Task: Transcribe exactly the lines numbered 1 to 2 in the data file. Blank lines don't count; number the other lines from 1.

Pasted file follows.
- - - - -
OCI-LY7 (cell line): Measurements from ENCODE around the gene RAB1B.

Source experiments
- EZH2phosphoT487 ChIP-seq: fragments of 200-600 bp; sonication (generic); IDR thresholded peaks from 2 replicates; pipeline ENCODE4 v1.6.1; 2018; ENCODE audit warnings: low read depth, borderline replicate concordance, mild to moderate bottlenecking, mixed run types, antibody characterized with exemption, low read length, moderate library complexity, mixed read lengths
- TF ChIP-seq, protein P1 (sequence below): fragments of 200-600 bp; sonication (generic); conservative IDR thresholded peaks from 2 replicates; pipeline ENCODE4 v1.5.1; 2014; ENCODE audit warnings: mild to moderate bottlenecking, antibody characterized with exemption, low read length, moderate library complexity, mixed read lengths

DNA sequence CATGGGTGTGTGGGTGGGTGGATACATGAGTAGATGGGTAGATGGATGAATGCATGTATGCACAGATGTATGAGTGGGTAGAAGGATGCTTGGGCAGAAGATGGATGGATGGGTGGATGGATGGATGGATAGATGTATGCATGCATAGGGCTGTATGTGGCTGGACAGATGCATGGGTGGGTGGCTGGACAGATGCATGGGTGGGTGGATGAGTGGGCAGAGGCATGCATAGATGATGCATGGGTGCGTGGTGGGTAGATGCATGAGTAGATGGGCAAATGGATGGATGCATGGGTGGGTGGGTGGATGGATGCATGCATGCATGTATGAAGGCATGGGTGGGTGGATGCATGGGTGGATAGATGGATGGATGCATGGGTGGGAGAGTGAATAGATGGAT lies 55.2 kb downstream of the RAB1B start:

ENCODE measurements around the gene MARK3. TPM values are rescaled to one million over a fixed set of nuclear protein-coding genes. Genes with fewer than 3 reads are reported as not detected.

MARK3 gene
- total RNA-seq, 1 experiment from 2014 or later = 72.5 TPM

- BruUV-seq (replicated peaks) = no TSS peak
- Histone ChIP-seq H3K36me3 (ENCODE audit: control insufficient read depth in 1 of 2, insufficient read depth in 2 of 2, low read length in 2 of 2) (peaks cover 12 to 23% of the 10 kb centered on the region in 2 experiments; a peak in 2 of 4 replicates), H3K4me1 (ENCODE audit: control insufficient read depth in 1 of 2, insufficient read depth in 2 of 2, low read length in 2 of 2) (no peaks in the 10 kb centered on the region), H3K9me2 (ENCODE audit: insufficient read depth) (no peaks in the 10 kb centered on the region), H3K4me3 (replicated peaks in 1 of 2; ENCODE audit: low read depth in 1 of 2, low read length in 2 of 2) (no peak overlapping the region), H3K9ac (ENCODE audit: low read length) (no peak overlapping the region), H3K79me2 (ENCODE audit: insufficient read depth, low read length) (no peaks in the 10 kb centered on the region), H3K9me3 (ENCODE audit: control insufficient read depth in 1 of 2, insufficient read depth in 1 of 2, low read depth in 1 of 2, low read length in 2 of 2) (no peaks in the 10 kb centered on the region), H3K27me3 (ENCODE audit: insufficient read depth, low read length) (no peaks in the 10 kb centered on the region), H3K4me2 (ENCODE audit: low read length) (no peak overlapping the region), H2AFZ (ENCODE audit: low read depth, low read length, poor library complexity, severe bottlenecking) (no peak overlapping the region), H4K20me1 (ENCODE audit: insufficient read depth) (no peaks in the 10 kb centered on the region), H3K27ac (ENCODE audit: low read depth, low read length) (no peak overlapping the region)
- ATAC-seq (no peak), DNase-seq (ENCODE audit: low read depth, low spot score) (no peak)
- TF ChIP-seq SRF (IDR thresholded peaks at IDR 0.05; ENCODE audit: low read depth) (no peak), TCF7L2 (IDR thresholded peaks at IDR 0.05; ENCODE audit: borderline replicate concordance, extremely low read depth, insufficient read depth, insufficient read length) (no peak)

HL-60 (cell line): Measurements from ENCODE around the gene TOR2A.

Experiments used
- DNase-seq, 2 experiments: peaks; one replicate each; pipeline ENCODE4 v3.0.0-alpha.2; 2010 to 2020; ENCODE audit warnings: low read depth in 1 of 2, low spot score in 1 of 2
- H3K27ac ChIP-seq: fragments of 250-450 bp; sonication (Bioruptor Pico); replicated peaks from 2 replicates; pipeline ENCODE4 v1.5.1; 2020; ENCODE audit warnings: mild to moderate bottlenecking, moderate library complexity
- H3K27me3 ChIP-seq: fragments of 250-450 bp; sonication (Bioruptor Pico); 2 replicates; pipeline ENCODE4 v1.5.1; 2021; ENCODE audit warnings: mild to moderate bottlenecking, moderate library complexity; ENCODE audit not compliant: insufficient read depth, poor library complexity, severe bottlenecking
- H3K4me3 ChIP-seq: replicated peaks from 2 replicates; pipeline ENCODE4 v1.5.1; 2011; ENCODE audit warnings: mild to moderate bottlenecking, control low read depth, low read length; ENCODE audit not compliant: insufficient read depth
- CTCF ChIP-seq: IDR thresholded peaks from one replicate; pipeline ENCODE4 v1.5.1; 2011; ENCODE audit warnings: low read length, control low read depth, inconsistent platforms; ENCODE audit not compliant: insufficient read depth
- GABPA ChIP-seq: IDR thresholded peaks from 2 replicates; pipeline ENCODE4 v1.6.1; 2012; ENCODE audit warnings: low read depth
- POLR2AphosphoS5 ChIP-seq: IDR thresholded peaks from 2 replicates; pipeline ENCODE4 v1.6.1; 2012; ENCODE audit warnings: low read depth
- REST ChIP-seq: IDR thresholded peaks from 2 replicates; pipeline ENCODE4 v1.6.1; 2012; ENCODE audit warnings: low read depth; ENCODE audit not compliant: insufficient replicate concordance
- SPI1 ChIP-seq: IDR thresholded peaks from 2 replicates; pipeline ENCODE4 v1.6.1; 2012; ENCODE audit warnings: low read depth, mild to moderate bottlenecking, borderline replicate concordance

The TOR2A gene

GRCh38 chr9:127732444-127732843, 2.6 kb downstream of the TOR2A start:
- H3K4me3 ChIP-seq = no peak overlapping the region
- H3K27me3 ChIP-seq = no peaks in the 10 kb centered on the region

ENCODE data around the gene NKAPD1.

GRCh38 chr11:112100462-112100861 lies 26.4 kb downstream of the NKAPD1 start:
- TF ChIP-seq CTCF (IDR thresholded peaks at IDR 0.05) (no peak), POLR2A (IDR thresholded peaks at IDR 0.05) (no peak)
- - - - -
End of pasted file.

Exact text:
OCI-LY7 (cell line): Measurements from ENCODE around the gene RAB1B.

Source experiments